The top funder of Democrats in the state of Texas was also the political figure behind “virtually” all the opposition to a bill aimed at curbing the surging trend of mass lawsuits filed after a hailstorm strike, says one tort reform group.

For the past decade, Houston trial lawyer Steve Mostyn has reaped hundreds of millions of dollars suing the Texas Windstorm Insurance Association and other insurers following major hurricanes and hailstorm strikes.

And when Senate Bill 1628 was on the table, groups supported by trial lawyers fought against the measure – an opposition movement that was being orchestrated by Mostyn, a storm-chasing trial lawyer who would continue to make millions of dollars in fees if he could defeat the bill, warned Sherry Sylvester, spokesperson for Texans for Lawsuit Reform.

“Steve Mostyn has filed more hail lawsuits than any other attorney in Texas,” said Sylvester in a May 21 statement. “He models hailstorm lawsuits after the lawsuits he brought against TWIA that reaped him an estimated half-billion dollars in attorney fees while wrecking TWIA’s financial position.”

Sen. Larry Taylor, R-Friendswood, introduced SB 1628 in March. Before passing on a 21-10 vote on April 30, the bill was amended a dozen times in an attempt to pacify all interested parties, including trial lawyers.

The bill sought to put in place a two-year statute on claims; stop plaintiffs from naming adjusters in their suit; and require plaintiffs to give notice of their storm damages when filing suit.

SB 1628 was designed to hinder trial lawyers from drumming up mass litigation following a storm, such as the hailstorm that stuck McAllen in Hidalgo County in March of 2012.

The storm caused $250 million in damages. The subsequent lawsuits that followed in the storm’s wake drove the cost up to $600 million, according to the Insurance Council of Texas.

On average, 2 percent of insurance claims become lawsuits. But in the McAllen storm, the number jumped to 22 percent.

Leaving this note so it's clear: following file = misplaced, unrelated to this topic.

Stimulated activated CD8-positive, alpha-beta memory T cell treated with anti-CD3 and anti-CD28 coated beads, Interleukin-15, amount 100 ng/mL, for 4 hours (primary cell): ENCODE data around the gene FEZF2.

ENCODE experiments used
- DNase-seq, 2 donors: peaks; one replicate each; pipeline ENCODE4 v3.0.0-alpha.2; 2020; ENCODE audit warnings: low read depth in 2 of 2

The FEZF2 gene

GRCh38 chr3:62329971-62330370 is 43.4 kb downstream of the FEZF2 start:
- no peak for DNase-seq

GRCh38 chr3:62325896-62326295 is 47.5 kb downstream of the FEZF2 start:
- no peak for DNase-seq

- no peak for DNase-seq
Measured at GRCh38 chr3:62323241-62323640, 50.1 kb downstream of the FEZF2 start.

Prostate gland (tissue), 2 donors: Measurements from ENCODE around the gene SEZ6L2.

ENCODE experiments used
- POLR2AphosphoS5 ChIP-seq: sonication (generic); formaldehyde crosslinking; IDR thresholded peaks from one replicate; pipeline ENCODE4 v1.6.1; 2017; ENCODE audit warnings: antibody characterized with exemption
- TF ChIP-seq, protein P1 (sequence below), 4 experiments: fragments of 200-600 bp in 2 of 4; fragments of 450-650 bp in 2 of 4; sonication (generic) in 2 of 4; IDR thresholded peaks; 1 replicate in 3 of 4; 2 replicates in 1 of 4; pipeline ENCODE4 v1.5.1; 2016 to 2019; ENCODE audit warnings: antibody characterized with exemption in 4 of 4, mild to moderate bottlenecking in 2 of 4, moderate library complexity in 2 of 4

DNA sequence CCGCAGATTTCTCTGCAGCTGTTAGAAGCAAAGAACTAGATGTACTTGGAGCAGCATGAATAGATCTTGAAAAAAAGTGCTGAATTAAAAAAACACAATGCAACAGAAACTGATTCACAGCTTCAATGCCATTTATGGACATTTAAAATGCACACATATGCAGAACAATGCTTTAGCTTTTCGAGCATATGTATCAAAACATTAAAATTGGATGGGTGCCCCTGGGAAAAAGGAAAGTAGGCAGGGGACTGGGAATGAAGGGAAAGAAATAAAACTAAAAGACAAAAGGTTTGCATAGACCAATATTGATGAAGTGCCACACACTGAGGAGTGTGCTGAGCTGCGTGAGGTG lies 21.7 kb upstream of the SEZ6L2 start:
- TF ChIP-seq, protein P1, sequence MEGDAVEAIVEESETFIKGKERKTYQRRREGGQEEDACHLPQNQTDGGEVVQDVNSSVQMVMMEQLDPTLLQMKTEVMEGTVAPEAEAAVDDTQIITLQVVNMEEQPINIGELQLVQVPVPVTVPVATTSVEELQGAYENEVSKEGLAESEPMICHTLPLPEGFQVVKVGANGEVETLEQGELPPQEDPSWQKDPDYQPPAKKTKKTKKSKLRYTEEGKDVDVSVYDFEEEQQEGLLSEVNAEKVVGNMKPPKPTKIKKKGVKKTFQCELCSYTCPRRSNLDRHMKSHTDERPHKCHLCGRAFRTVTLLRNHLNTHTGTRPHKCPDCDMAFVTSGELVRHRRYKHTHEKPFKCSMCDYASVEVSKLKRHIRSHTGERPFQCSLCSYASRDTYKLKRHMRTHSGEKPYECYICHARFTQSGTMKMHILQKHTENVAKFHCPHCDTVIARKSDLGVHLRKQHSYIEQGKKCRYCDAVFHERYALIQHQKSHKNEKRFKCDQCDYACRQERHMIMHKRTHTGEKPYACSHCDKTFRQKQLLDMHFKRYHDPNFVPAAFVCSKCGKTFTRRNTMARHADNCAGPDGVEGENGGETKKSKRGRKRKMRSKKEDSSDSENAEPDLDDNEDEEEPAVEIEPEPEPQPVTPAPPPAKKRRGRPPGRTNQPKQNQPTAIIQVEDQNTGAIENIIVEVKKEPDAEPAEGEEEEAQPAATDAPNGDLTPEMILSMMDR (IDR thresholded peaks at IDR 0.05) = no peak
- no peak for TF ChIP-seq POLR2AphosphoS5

Sylvester said Mostyn has turned his mass-tort model for hurricane claims to hail claims, causing an explosion in weather-related lawsuits across the state – over 20,000 lawsuits in 81 Texas counties, a figure she says is increasing daily.

“As a result, property owners are seeing higher insurance deductibles, higher premiums, and reduced coverage,” she added. “Over 10,000 people in the Rio Grande Valley have already lost their homeowners’ insurance coverage.”

To combat the bill, the Texas Association of Consumer Lawyers, a group founded by Mostyn, launched Save Texas Business – a website dedicated to turning Texans against the hailstorm lawsuit bill.

“SB 1628 is bad for businesses and homeowners,” the site states. “The bill protects insurance companies, agents and adjusters from liability for bad conduct – including unfair claims handling and denial or delay of paying valid claims; while exposing insurance policyholders and businesses to possible criminal charges.”

Some of the claims made by include:

– The bill provides immunity for insurance agents and adjusters – no matter how outrageous the misconduct;

– The bill will lead to backlogged federal court forum-shopping for foreign insurance companies at the expense of Texas businesses and consumers;

– The bill would eliminate the penalties for unfair claim denials, leaving Texas businesses and families without protection from bad actors;

– By deleting language to place public adjusters under the barratry statute, the bill actually weakened solutions to the actual problem; and

– The bill shifts the insurer’s work onto the home or businesses owner, with the possibility of a Class A misdemeanor if they make a mistake.

Sylvester said Mostyn has invested millions to try to impact the political process in Texas, backing candidates who will support his agenda to protect lawsuit loopholes in Texas statutes and expand opportunities to sue.

In recent years, the Houston trial lawyer has spent more than $23 million against Republican candidates, according to campaign finance reports on file with the Texas Ethics Commission.

Mostyn, who has refused to comment on any Record articles, keeps an office in Austin so he can keep watch over his investments, said Sen. Taylor in a past interview.

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